The Goodness of Being, writes Priyanka Chaturvedi

PRIYANKA CHATURVEDI : Let’s admit it. The start to 2016 hasn’t been great, from the Pathankot terror attack, to students protesting, to an almost crashing stock market. Reading the newspaper has become a painful affair. A few months ago, I started to read the entertainment supplements that accompany the papers for more fun and happening events. It is depressing to read those too aaj-kal because everyone seems to be breaking up with everyone. Yes, married couples you thought would be together forever and ever are getting divorced; couples you thought ought to marry ASAP as they look so much in love, are breaking up. Well so much gloom and doom and the year has just begun and for sure, it is temporary.

Whenever my own life bogs me down, raising self doubts in my mind, it is within these newspaper pages that I end up reading stories that make me, reinforce my faith in the goodness of being. Considering that I wasn’t exactly having a spectacular week, it helped remind me that my problems are so much smaller or inconsequential as compared to the stories I read about.
Last week, I read the story of an auto rickshaw driver, who for two months focused his energy to find the couple who had forgotten their gold chain in his rickshaw and finally managed to not just find them but also return the piece of jewellery that was worth a lakh. Similar honest auto rickshaw driver episode happened even with my mother who had stepped into an auto after shopping and had forgotten all the items she had bought inside the rickshaw along with her phone. Totally helpless, not knowing how to reach the auto driver, she gave up. She was pleasantly surprised when he returned where he had dropped her and handed over all her purchases and phone as is. Good still exists despite all that’s wrong around us.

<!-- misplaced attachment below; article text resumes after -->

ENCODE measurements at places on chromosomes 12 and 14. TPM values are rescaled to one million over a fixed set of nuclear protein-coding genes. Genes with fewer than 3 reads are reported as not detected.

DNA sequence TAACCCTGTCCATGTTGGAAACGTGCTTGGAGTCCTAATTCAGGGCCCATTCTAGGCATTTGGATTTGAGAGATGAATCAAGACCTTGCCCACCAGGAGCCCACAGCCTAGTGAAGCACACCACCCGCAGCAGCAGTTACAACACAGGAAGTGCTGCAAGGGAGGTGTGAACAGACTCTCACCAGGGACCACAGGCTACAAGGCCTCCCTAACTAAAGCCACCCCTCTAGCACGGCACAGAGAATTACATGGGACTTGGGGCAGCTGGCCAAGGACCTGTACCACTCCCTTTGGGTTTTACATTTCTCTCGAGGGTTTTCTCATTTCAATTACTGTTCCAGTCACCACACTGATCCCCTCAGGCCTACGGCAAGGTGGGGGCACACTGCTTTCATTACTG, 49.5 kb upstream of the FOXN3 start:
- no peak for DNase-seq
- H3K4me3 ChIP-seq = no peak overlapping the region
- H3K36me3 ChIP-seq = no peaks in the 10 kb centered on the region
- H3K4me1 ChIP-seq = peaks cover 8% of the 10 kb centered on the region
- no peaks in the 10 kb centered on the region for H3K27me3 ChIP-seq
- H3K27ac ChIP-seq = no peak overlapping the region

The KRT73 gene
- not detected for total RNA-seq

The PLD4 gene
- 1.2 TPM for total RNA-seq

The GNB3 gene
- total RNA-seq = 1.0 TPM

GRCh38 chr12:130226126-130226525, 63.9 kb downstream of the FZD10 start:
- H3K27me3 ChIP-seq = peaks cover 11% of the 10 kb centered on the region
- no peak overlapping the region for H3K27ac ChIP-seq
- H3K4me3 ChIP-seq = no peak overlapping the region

The extremely moving story I read last week was of Dadarao Bhilhore, who after losing his 16-year-old son in an accident due to a pothole, has taken it upon himself to fill whichever pothole he encounters, as a tribute to the son he lost. This story warmed my heart too. A man who could have chosen to be angry at the apathy and negligence that caused his son’s death rather chose to dedicate his time in the service of others. Your problems pale in comparison to what he has gone through and how he emerged out of it. Positive, not bitter.
In Uttar Pradesh, a group of youngsters have started a ‘roti bank’ that provide rotis and sabzi to the residents of Mahoba, Bundelkhand’s poorest district. A similar initiative in Aurangabad has become a huge success. Parkash Kaur from Punjab, abandoned at birth for being a girl, today runs a trust which brings many such abandoned, unwanted girls from both poor and affluent homes, under her shelter.

There are many such stories that take place amongst us, everyday. This column doesn’t have adequate space to applaud and salute them enough. A sincere heartfelt thank you to them, for reminding us, that there is more to life than our immediate anger at our everyday problems.